Frank Black and the Catholics

Frank Black and the Catholics

with The Bennies, David Lovering, and The Reid Paley Trio

Toad’s Place, New Haven, CT • November 10, 2002

We arrived a bit early on Sunday night, I suppose with the hope that the earlier we got there the earlier the show would get over. This pathetic resignation is not so much meant to disparage the bands who would inevitably take the stage that night, but is rather a solemn admission of my lower middle-class, grownup reality. With four acts on a bill that was to begin (yeah, right) at 8:30, and an hour car ride home, the pangs of Monday could already be felt.

The Bennies, an emo-esque band from South Central PA (not-LA, as I thought the singer said), started things off. At first they were pretty interesting: nasally harmonies sung over crunching guitar riffs, with the occasional melancholy breakdown (a trademark of emo), all the while maintaining a very poppy feel. And of course there was the obligatory love song, with the requisite ironic twist of an indie geek. In this case, “Peripherally Yours.”

Categorically, The Bennies fit in somewhere between the pop leanings of Guided By Voices and irony-laden distortion of Pinkerton-era Weezer. Yet, within fifteen minutes into their abbreviated set, the band seemed vapid and formulaic as each song sounded like the one that preceded it. It didn’t help that the crowd wasn’t that into them, but after all, the Simpsons season premiere was on the many televisions scattered throughout the club. In my infinite respect to musicians, I set my VCR. While The Bennies were not overly engaging, I have seen infinitely worse opening acts.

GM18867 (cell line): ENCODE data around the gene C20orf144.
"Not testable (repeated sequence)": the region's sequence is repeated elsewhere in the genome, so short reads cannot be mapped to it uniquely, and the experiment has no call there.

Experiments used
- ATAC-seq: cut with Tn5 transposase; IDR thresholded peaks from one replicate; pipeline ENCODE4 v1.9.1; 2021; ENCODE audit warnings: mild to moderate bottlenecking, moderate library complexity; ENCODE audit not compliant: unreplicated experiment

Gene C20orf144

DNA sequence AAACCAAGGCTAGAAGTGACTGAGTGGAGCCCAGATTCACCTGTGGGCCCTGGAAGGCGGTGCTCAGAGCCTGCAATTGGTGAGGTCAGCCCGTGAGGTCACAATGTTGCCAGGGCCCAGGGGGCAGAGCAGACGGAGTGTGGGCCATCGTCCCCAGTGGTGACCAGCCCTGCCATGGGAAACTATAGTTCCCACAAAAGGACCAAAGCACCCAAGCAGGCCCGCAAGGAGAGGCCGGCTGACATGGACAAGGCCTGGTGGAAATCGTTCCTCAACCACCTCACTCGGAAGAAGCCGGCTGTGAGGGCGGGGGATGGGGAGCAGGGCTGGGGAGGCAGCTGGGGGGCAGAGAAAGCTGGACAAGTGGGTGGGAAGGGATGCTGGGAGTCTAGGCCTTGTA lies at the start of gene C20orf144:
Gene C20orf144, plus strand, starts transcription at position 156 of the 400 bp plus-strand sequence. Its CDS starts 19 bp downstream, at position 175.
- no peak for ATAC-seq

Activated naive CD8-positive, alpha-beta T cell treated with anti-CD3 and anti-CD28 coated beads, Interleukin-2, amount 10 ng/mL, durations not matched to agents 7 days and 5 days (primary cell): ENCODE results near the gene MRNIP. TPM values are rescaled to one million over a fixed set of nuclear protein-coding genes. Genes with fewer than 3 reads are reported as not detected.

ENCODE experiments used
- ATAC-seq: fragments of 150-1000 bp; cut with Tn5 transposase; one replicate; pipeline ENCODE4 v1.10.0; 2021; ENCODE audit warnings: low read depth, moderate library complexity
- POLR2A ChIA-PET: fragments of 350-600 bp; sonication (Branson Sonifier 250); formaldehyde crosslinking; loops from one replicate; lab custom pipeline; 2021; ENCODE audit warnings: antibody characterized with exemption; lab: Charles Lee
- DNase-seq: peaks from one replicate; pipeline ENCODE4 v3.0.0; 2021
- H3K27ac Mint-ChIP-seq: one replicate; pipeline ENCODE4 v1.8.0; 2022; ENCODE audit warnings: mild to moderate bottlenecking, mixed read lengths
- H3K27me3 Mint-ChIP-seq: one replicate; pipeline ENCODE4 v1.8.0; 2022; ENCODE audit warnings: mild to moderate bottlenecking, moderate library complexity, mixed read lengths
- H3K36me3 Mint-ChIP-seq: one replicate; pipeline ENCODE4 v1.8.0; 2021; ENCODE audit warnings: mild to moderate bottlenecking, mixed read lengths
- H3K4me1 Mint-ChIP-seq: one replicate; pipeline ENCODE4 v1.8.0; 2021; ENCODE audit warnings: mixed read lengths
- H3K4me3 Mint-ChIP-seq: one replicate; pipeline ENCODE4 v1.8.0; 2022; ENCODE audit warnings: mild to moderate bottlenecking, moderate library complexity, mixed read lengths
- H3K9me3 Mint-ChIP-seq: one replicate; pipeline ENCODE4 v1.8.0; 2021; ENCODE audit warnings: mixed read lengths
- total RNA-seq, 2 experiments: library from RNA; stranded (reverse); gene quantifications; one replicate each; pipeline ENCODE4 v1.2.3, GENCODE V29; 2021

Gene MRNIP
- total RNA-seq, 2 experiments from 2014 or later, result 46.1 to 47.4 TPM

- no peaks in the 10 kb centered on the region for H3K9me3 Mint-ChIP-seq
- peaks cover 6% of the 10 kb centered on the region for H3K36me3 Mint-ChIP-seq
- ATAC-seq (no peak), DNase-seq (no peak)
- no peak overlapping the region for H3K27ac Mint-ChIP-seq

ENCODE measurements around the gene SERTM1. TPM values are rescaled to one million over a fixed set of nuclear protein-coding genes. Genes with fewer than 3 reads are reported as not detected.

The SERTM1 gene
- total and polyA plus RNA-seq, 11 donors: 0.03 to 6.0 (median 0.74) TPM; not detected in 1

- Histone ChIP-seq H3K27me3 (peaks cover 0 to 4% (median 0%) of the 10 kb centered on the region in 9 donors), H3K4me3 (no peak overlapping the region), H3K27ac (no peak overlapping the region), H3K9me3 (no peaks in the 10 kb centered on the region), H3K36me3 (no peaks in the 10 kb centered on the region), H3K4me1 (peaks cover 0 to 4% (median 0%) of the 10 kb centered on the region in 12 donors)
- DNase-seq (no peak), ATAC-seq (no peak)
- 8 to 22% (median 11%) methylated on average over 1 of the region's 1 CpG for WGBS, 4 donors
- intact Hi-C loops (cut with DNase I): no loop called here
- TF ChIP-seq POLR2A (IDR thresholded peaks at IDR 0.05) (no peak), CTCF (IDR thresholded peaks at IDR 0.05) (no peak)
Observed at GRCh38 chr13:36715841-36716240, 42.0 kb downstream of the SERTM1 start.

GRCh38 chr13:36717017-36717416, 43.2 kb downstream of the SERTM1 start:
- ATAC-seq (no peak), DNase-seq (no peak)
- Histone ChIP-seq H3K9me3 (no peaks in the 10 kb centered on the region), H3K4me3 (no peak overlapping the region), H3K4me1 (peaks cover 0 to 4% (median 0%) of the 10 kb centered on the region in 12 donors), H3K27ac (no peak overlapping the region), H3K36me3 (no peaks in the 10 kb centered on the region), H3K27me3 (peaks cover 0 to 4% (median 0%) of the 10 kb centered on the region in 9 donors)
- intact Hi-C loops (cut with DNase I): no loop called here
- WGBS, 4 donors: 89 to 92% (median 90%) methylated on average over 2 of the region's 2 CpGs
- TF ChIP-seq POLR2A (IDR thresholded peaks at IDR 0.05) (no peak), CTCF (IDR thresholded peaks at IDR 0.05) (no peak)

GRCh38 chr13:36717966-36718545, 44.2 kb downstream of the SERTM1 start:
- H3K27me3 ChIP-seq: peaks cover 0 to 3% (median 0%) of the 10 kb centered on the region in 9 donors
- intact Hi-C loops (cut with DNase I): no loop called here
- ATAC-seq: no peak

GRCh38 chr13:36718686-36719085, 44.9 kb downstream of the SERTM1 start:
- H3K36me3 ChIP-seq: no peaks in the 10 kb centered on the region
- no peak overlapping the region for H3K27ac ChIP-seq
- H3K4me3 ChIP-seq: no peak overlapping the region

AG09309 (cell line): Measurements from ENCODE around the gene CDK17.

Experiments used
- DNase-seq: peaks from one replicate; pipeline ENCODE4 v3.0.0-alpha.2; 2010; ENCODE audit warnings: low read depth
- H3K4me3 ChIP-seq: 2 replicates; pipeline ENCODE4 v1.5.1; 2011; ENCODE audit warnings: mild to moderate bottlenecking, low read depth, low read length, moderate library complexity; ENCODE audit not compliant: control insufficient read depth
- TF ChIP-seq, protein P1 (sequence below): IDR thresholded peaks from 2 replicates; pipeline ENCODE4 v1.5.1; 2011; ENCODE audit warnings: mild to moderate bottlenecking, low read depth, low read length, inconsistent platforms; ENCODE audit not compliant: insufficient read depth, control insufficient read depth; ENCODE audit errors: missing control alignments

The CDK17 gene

David Lovering followed. For those who know their Pixies history, Lovering was the band’s drummer. Absent from the music scene for a long while, appearing only in the credits of other bands’ albums, including Frank Black and Tonya Donelly, I was anxious to learn what he has been doing for the past decade. Well, it seems that Lovering has either spent considerable time in chemistry and physics class, or a whole lot of time watching Bill Nye the Science Guy. His performance had nary a thing to do with music. Rather it was a mad scientist’s interpretation of performance art. There he stood on stage, donning safety glass and a white lab coat. He taught us about vortex cannons, and how we can make one similar to his with a kick drum. Did you know that “pickles have a great luminous effect when 120 volts are applied?” Lovering proved this trivial fact, admonishing, “please do not try this at home.” To assist with his experiments, he invited random audience members to the stage. Each assistant was awarded a piece of meteorite for his or her effort and courage, as Lovering demonstrated theories of electricity and magnetism. Needless to say, this unique performance ended appropriately with pyrotechnics and “She Blinded Me By Science” blaring from the PA. It’s kinda refreshing to diversify the standard rock billing.